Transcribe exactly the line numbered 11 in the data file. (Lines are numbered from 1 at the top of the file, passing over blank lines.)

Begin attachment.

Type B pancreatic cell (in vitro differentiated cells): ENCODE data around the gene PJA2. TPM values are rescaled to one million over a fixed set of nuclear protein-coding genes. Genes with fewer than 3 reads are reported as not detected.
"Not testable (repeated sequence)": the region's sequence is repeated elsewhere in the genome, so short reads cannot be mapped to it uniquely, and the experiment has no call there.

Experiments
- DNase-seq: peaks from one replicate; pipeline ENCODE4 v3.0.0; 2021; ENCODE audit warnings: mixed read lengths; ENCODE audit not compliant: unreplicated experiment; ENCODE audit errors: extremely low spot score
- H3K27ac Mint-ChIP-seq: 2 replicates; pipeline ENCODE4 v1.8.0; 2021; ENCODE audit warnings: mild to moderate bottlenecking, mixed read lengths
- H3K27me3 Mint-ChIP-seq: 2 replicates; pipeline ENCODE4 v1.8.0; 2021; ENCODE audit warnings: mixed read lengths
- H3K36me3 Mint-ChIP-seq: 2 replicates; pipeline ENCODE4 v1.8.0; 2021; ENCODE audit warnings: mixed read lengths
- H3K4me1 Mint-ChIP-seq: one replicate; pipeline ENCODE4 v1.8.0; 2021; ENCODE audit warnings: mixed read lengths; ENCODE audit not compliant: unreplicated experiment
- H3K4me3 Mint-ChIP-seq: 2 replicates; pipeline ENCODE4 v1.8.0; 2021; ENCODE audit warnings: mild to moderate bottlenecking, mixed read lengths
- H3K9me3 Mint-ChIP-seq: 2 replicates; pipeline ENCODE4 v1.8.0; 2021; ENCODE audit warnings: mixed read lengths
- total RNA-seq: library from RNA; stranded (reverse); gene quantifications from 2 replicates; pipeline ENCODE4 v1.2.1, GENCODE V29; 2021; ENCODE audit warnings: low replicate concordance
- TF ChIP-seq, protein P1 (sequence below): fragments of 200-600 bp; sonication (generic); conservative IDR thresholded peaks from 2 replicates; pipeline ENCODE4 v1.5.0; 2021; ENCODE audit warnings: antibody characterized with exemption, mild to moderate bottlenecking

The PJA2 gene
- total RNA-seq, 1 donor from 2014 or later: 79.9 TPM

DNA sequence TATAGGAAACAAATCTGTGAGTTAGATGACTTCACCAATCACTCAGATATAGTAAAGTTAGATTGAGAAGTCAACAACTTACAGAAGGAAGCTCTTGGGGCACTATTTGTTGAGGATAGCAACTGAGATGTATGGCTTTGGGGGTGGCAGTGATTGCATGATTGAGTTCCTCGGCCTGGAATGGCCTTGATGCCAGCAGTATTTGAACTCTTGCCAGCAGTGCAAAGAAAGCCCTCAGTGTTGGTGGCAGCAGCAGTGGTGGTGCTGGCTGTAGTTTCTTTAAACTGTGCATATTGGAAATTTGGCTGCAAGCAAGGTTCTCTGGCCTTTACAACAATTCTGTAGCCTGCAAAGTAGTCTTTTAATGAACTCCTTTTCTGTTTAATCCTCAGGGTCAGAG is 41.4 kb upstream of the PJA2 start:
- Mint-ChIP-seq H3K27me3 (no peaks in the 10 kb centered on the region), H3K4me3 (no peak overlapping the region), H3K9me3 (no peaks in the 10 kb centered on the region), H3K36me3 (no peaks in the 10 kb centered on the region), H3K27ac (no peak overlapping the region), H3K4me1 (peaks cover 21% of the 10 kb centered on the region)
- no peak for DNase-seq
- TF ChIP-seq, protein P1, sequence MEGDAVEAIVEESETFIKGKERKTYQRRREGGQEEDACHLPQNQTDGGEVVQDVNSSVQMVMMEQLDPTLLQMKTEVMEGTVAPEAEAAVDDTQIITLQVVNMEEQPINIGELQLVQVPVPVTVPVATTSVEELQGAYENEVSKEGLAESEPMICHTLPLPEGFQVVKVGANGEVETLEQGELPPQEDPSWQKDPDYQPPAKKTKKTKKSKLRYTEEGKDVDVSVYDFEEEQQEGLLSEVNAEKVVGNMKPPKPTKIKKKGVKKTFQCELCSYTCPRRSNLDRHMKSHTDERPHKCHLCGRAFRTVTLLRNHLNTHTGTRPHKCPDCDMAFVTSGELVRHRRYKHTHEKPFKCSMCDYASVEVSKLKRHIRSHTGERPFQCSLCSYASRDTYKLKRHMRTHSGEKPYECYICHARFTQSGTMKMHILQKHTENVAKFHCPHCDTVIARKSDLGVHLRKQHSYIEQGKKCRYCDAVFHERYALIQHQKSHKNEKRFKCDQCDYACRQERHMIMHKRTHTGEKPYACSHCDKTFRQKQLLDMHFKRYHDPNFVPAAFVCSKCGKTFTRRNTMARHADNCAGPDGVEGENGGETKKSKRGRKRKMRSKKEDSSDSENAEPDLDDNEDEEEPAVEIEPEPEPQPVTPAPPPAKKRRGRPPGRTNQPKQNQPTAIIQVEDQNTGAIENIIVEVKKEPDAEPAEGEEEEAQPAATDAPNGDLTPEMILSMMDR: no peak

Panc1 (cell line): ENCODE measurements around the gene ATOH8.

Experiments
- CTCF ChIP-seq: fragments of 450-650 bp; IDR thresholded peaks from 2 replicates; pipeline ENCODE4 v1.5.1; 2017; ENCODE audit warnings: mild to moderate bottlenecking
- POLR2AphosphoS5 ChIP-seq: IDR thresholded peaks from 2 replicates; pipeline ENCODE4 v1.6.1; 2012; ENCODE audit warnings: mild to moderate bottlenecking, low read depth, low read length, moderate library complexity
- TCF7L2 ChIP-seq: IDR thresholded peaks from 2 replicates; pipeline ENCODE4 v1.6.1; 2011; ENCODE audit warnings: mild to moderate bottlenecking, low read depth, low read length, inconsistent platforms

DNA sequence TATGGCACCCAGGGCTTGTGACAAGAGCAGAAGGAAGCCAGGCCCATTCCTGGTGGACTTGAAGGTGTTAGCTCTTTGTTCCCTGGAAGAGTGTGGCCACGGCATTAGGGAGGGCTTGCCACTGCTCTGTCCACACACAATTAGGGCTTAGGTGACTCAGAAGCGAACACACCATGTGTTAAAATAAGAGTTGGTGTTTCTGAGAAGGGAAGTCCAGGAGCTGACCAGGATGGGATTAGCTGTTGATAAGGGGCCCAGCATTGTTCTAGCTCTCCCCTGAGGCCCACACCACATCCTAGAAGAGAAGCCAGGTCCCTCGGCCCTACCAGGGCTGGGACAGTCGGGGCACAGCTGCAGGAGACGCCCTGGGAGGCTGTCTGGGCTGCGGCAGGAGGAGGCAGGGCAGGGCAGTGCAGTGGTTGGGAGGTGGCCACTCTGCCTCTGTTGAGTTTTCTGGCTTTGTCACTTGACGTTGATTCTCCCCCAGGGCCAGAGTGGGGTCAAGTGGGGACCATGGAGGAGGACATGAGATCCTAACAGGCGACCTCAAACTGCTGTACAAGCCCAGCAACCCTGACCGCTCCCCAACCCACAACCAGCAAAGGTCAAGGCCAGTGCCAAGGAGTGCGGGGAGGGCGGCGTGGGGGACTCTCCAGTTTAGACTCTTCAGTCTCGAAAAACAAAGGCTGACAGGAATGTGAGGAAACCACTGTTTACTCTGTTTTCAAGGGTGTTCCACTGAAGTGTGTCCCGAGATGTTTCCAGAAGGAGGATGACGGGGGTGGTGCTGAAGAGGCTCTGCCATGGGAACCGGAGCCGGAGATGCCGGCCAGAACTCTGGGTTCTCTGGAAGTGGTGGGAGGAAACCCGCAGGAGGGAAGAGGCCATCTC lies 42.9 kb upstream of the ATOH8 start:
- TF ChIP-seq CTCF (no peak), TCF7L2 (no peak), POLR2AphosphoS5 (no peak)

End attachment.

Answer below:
- total RNA-seq: library from RNA; stranded (reverse); gene quantifications from 2 replicates; pipeline ENCODE4 v1.2.1, GENCODE V29; 2021; ENCODE audit warnings: low replicate concordance